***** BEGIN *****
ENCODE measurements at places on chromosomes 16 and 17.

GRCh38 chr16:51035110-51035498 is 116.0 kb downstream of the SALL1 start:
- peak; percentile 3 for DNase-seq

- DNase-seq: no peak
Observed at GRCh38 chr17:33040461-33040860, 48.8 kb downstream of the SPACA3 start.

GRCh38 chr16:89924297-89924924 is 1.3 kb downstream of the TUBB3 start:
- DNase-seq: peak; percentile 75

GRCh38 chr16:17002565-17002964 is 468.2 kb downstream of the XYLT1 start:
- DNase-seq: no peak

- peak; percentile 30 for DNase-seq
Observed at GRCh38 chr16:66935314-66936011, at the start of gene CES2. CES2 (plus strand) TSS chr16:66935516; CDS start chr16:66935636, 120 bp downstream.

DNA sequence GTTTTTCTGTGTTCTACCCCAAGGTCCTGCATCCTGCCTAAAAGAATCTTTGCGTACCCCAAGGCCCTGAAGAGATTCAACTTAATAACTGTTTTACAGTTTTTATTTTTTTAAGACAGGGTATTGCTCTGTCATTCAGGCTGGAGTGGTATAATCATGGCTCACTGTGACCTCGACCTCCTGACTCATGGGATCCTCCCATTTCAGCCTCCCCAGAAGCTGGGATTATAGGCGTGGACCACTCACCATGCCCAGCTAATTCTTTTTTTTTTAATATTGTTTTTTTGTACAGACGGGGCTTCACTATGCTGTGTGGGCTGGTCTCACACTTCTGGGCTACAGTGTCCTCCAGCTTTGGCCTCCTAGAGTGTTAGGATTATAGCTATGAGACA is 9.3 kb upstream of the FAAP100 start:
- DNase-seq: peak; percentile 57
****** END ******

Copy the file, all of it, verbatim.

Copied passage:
ENCODE measurements at places on chromosomes 16 and 17.

GRCh38 chr16:51035110-51035498 is 116.0 kb downstream of the SALL1 start:
- peak; percentile 3 for DNase-seq

- DNase-seq: no peak
Observed at GRCh38 chr17:33040461-33040860, 48.8 kb downstream of the SPACA3 start.

GRCh38 chr16:89924297-89924924 is 1.3 kb downstream of the TUBB3 start:
- DNase-seq: peak; percentile 75

GRCh38 chr16:17002565-17002964 is 468.2 kb downstream of the XYLT1 start:
- DNase-seq: no peak

- peak; percentile 30 for DNase-seq
Observed at GRCh38 chr16:66935314-66936011, at the start of gene CES2. CES2 (plus strand) TSS chr16:66935516; CDS start chr16:66935636, 120 bp downstream.

DNA sequence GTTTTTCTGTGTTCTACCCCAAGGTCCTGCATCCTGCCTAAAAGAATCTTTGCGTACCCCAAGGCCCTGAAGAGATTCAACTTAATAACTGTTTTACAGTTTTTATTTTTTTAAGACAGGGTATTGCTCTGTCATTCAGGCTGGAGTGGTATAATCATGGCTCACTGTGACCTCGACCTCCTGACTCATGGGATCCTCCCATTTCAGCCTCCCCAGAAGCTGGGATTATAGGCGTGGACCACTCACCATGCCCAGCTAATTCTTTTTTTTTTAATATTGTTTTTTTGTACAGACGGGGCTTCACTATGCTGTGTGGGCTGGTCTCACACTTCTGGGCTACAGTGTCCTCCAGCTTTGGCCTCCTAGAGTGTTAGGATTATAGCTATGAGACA is 9.3 kb upstream of the FAAP100 start:
- DNase-seq: peak; percentile 57